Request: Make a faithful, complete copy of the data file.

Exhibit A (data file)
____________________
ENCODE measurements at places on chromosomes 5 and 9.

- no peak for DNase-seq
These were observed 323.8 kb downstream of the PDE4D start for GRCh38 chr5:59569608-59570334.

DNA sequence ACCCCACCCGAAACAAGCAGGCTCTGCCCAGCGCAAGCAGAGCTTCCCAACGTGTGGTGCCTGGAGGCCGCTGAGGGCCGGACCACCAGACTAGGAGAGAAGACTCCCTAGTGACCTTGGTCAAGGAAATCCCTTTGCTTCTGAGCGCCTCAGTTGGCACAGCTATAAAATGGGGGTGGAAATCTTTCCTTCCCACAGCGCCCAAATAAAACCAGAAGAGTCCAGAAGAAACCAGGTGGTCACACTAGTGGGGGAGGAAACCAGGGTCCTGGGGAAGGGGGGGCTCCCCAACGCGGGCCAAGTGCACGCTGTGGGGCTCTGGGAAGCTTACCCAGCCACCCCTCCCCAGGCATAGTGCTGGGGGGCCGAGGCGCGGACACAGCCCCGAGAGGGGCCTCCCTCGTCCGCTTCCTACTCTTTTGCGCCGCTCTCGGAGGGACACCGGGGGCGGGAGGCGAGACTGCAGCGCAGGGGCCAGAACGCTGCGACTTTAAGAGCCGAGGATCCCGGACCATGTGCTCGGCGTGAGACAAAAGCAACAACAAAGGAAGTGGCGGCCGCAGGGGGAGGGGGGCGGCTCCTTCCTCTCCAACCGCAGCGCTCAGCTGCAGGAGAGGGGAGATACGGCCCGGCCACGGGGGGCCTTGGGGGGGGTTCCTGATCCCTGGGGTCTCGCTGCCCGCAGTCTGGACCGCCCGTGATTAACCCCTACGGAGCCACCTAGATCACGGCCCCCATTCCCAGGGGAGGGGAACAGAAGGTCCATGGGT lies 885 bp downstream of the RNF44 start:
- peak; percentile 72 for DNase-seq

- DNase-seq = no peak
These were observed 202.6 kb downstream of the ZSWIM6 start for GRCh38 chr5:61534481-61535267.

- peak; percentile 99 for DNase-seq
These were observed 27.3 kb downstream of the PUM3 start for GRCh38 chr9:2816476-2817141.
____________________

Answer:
ENCODE measurements at places on chromosomes 5 and 9.

- no peak for DNase-seq
These were observed 323.8 kb downstream of the PDE4D start for GRCh38 chr5:59569608-59570334.

DNA sequence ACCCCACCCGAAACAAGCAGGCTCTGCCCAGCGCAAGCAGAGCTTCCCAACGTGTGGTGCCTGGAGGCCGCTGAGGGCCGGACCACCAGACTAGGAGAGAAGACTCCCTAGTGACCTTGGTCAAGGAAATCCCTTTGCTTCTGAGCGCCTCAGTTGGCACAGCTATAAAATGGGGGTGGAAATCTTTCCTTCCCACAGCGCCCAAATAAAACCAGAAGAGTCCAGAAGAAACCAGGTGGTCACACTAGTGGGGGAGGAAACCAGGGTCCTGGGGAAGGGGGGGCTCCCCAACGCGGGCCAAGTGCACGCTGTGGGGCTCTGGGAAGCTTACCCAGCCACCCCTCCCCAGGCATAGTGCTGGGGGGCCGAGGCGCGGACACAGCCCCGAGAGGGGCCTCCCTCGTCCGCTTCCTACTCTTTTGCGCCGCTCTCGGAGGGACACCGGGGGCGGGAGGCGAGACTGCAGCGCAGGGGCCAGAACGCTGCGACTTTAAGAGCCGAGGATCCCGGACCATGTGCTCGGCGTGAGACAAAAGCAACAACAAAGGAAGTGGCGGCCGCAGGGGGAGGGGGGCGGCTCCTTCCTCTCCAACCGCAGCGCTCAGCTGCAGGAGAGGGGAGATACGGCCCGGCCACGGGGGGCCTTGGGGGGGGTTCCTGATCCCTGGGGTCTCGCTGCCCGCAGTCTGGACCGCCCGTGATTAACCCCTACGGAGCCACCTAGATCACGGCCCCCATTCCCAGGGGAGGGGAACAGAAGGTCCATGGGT lies 885 bp downstream of the RNF44 start:
- peak; percentile 72 for DNase-seq

- DNase-seq = no peak
These were observed 202.6 kb downstream of the ZSWIM6 start for GRCh38 chr5:61534481-61535267.

- peak; percentile 99 for DNase-seq
These were observed 27.3 kb downstream of the PUM3 start for GRCh38 chr9:2816476-2817141.